Who would want to read another post on the latest soap opera that stormed through the geek-world? Most people won't, but that is not going to prevent me from writing one.
Yahoo played the part of tough cookie. I'm surprised that Jerry Yang didn't go back to Balmer with a note saying "its not you, its me. I'm so confused, can't commit!". The whole thing has been too hormonal, too teenager. And Y! trying to make the School's ugly nerd (Microsoft) jealous by going with the quarterback (Google) was just hilarious. Hilarious on an uncomfortable-to-watch, I-really-should-not-be-laughing way.
That being said, I must admit I'm happy that the thing didn't kick off.
Why is it good? Because I truly believe Yahoo can do a better job in trying to innovate and cut the advantage Google has on its own rather than with Microsoft. If it had happened, Microhoo would most certainly lost a lot of users (who'd have nowhere to go but to Google).
I think Yahoo! thought they were too good to be true for far too long. Now they realize they are in a tough spot. That is the reason why they now have a new strategic plan to start moving their engines. What I dislike about their plan is that its implementation so far seems to have relied more on accquiring than on innovating from within.
Someone recently told me: "Yahoo is the place where good apps go to die". The transition from Garage startup to big corporation didn't suit Yahoo well. Google is undergoing that same process in which they no longer are a bunch of kids doing fun stuff but a corporation that makes business. I want to see how they handle the first time they have to sack a good chunk of their employees.
They have a good core of nice applications, and did some smart shopping (del.icio.us, flickr), but they need to start doing something to take stuff a step forward. Integrating logins is not integrating applications, and that is all they've done. Besides, can anyone tell me what serious never-seen-before innovations yahoo has come up with on any of the stuff they own and run for the past... 6 years?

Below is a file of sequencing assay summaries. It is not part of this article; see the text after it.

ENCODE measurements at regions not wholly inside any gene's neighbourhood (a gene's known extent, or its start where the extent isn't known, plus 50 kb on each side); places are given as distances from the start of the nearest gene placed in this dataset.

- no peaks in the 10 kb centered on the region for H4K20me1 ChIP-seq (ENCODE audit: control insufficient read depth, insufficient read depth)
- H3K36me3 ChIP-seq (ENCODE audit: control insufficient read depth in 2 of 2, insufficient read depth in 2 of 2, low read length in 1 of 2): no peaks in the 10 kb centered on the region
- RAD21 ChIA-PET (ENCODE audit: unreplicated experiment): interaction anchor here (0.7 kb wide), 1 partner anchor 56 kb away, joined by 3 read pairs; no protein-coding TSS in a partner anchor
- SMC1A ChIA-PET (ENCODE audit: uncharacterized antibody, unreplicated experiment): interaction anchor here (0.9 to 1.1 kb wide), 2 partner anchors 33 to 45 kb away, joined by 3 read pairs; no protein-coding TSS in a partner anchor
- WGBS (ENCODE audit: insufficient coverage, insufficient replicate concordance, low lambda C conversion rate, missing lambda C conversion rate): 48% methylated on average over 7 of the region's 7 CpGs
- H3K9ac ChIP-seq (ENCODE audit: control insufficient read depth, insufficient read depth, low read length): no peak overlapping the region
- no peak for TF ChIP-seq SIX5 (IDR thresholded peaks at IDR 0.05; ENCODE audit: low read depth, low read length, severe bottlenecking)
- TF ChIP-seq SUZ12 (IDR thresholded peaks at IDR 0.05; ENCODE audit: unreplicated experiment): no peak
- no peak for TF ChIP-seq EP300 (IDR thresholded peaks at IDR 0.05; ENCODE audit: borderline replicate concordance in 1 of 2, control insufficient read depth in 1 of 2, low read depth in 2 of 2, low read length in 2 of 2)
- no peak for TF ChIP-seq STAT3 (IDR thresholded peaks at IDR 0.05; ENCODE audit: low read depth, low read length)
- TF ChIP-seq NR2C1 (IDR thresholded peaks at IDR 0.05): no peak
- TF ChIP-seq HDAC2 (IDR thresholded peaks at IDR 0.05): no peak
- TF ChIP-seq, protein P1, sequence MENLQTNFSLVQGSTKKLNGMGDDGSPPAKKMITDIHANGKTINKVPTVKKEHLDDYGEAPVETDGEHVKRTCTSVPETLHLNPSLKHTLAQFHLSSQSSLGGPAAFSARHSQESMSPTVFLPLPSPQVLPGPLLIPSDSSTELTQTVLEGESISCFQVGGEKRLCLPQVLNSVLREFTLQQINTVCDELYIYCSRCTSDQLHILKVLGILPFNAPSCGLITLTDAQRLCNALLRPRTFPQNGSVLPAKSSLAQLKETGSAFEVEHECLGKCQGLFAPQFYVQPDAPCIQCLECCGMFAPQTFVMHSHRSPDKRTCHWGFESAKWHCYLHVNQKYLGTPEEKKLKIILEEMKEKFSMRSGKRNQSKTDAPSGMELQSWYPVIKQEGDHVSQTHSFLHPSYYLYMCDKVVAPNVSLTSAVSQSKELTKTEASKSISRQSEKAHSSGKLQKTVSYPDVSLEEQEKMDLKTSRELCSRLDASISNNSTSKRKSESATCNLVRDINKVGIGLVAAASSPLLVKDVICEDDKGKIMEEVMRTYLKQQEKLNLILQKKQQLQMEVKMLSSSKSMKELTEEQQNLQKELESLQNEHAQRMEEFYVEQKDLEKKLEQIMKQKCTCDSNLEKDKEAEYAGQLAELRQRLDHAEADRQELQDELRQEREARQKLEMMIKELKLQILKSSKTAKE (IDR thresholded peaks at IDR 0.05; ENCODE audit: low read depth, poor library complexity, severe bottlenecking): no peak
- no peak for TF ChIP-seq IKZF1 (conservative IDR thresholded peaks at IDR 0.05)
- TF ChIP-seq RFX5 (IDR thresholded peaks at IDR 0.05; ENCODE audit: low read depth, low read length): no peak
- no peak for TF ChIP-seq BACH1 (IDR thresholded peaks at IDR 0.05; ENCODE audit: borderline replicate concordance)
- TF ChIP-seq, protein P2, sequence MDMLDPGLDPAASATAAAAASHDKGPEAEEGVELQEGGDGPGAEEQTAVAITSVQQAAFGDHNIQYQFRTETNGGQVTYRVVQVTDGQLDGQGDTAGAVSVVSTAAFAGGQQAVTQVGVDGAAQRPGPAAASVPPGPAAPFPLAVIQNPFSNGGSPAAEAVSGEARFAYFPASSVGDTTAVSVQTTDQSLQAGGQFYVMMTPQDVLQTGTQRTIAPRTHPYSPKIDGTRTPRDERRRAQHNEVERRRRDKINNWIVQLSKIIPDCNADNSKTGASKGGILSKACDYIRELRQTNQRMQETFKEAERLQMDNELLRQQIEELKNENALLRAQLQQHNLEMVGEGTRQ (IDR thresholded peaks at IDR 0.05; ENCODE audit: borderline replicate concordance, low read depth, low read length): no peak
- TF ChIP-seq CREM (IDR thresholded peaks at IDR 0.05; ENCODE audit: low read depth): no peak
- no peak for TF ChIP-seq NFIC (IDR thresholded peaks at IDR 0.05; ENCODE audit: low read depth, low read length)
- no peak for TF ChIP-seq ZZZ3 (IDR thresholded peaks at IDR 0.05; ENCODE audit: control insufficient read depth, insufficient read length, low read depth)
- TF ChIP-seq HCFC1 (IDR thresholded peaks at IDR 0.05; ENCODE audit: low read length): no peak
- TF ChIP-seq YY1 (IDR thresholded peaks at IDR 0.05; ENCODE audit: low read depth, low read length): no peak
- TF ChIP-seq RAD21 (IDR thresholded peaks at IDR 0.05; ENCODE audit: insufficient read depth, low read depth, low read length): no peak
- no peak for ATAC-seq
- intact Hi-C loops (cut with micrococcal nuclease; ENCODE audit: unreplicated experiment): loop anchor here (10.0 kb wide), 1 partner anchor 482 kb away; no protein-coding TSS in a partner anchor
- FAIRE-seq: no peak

Now, when I read Jerry's post on Yodel I know things are wrong:
We know the spotlight will probably stay on us for a while. That’s fine — we have a clear path ahead and momentum to build on. And thousands of dedicated Yahoos around the world who have held up well to scrutiny. It’s now up to us to show what we Yahoos can really do.
Dude, having the spotlight on you is not "fine". It is awesome. You should leverage that to motivate your people, inspire your engineers and get you out of that nowhere land where you've been so comfortably sleeping in and start build that "momentum" you talk about. You are on everybody's mouth and not because of a sex or drugs scandal, that can't be that bad.
I reserve the opinions on Microsoft's web applications for myself. But let's just say that if my yahoo mail started looking and working like the live.com one, I'd drop it quick. If it started working like their latest OS, I'd go hermit and never taouch a computer again in my life.
Bottom line is: If yahoo! gets its act together an Google starts behaving more and more like a "large corporation" (I see the signs already) there is still a chance. That chance wouldn't of existed if Microsoft got its hands on Yahoo!.
See, Mariano, told you I smelled a post coming.
[With an old man's voice] Web ain't what it used to be.
The projects I've been involved with in the past months have been quite eye-opening in a lot of different ways. Only 4 or 5 years ago (or less) the usual business model used to revolve around a centralized web experience. The behemoth model relied upon building a sturdy web site that people would come to and look for what they were after.